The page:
If you want to get it on all the time while your partner naturally has a lower libido, that’s a recipe for compatibility disaster. “People with discrepant sex drives really struggle down the road,” says Engler.
While it might be easy to overlook during the honeymoon phase when you’re naturally more physical, “the lower sex drive person often can’t keep up with accommodating the higher driver person,” Engler explains.
This one can be hard to resolve, she adds, so talking about it up front is a super important part of determining your future compatibility.
While you’re at it, ask your partner about their sexual style, Engler says. “It’s good to reflect on how each person approaches sex emotionally and erotically,” she says. If your perfect night involves some kinky S&M but your partner is more about rose petals and romantic music, it can be tricky.
“If both partners are open to expanding, this can work,” Engler senior sizzle review says. “But if you are both rigid and fixed in your ways, you may end up feeling chronically frustrated.”
Even if you have totally separate financial lives now, your attitudes about money can be a major factor in determining whether you and your partner are compatible down the road. “Every couple has one partner who is more of a saver and one partner who is more of a spender,” explains Hendrix.
With that in mind, it’s no wonder money is such a common topic to fight over. It becomes an incompatibility issue when you and your partner are on extreme ends of the spectrum. To save yourself more serious fights, “ask questions about what they do when they have extra cash in the bank, what money means to them, and how they view debt,” up front, Hendrix says.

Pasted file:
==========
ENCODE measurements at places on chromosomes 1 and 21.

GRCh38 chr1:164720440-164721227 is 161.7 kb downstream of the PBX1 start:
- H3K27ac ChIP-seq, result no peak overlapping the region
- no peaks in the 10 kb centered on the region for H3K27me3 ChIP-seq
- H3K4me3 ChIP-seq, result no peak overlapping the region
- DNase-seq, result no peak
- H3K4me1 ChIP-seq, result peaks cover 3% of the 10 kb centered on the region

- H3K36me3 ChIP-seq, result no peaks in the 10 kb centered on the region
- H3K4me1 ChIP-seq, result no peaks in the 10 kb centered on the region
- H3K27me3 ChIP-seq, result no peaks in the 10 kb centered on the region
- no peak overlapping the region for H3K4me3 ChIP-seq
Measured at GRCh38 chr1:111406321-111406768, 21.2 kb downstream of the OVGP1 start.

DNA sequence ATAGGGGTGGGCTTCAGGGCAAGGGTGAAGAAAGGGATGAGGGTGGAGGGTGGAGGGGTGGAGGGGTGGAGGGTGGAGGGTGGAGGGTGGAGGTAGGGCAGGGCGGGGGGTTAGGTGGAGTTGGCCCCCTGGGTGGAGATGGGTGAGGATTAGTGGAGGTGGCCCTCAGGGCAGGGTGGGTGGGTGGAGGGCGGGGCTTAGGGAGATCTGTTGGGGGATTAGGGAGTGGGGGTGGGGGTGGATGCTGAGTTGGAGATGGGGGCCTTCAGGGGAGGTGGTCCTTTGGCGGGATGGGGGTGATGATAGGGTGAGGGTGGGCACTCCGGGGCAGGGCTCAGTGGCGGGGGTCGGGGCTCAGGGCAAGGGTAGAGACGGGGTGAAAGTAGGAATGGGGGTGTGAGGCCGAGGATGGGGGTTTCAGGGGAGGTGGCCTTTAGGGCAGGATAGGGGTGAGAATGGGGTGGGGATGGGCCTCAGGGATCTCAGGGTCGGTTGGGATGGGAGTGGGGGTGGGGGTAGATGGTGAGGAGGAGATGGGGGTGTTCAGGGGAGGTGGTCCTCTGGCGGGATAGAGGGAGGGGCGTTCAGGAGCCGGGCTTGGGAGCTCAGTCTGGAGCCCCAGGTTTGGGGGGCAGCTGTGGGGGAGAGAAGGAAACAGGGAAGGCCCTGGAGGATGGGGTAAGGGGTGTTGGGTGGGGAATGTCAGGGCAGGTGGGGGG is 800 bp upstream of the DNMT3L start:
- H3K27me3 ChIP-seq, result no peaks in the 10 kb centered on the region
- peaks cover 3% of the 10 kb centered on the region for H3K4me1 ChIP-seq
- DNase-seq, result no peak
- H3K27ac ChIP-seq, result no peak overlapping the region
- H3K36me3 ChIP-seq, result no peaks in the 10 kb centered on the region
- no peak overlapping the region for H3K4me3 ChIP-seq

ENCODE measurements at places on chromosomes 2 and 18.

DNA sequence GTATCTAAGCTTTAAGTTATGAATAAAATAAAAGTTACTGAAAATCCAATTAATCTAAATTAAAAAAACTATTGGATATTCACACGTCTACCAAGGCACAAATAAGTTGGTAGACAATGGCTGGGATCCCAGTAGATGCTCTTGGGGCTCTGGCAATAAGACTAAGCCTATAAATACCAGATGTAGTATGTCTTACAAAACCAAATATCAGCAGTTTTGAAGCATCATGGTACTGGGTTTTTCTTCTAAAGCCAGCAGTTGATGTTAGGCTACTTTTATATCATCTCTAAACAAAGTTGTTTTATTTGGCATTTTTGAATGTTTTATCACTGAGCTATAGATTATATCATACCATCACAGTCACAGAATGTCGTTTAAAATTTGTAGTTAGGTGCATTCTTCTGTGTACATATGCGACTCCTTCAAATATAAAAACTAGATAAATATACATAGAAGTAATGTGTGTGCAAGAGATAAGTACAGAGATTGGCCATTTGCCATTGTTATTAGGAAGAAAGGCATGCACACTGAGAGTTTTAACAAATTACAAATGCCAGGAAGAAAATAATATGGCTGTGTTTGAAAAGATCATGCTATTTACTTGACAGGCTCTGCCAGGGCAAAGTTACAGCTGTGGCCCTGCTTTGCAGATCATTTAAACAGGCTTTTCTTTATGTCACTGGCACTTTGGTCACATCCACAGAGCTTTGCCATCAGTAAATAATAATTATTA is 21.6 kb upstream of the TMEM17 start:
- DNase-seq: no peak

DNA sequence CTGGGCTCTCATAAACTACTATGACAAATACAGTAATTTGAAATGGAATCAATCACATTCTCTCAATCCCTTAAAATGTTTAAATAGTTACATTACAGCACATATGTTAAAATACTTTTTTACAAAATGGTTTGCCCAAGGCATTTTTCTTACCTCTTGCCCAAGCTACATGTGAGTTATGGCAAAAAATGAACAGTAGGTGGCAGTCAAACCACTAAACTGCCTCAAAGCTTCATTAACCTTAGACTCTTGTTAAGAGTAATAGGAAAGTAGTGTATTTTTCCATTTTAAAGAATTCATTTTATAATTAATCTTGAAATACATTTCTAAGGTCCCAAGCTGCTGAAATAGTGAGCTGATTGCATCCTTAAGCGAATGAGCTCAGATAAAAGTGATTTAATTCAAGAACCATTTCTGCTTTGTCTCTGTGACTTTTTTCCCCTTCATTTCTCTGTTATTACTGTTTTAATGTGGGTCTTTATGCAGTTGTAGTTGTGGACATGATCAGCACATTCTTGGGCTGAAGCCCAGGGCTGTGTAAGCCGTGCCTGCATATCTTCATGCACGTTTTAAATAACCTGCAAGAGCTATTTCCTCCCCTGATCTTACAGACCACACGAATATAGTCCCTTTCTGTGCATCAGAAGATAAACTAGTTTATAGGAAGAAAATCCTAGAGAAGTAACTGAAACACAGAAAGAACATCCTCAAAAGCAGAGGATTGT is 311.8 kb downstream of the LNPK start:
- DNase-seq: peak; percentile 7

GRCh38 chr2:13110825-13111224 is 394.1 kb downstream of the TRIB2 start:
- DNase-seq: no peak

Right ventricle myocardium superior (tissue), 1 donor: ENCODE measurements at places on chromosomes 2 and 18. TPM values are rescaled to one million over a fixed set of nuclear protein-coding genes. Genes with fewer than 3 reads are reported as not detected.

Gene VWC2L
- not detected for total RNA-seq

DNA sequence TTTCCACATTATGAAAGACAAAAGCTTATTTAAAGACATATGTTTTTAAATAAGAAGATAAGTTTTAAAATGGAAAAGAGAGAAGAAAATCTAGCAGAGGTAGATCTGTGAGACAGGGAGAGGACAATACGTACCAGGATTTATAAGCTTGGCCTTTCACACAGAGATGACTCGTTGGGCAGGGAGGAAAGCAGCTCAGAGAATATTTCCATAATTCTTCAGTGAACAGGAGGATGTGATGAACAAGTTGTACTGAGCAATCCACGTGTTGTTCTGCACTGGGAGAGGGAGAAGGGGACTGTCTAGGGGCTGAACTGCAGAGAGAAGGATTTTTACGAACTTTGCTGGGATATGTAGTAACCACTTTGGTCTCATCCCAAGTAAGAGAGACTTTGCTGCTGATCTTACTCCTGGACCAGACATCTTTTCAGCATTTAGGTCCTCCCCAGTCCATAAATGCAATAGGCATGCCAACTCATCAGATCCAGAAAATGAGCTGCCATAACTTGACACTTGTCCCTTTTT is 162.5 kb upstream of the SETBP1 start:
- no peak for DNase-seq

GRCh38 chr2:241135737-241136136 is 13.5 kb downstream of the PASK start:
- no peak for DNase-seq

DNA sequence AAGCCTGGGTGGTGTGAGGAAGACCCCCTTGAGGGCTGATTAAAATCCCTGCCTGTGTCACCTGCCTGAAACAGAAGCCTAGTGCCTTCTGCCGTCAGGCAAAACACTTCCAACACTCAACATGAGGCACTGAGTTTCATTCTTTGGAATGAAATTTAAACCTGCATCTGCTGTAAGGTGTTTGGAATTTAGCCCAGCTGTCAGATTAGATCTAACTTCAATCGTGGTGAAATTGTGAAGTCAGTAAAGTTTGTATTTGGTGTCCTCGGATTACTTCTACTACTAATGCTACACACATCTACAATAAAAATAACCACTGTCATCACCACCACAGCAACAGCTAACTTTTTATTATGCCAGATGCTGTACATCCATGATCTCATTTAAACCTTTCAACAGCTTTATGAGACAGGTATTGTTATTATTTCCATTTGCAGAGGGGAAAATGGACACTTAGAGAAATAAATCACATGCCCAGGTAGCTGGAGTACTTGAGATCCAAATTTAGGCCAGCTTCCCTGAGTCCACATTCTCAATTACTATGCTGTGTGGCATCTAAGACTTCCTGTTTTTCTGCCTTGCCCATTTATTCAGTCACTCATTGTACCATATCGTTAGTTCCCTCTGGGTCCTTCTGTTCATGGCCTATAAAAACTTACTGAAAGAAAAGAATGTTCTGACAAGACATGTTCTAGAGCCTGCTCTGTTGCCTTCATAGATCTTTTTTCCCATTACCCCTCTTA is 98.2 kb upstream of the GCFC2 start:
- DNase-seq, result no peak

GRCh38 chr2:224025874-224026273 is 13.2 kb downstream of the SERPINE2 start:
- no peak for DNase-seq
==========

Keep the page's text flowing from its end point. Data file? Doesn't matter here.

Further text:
Some questions needed to determine compatibility are ones you should ask yourself. The biggest one? Ask yourself if you can really depend on your partner. “This is a question that comes up over and over in couples’ therapy,” says Engler. “When you share a life together, from daily chores to major life events, you want to know you can depend on this person and they will not put all the responsibility on you.”
Ask yourself whether your partner pulls his or her weight, if they’re there for you when you’re upset, if they make you dinner when you’re working late. “This is an area that people don’t discuss and negotiate-but they do complain about it a lot later,” Engler says. “It’s wise to take care of this early and figure out how you will provide for each other. If not, someone will feel abandoned later.”
When you and your partner are super compatible, you’ll find yourself having similar answers to most of these questions-Hendrix says agreeing about 80 percent of the time is a good number to shoot for. “You want to reassess if you are starting to feel either a great number of things you don’t agree on or a great level of intensity when you disagree on something,” she says.
There’s no exact formula to figure out if you’re compatible or no single question you can ask to figure out if you’re doomed. Ultimately, says Hendrix, “it depends how important it is to you to be with someone who is compatible with you in that specific area.”
Macaela MacKenzie is a journalist covering women’s equality. Her work focuses on sports, the gender gap across industries, and breaking down stigmas in women’s health. She has over 2,000 bylines for outlets including Glamour, Marie Claire, Elle, Women’s Health, SELF and Forbes. She’s currently working on her first book on women’s equality in sports.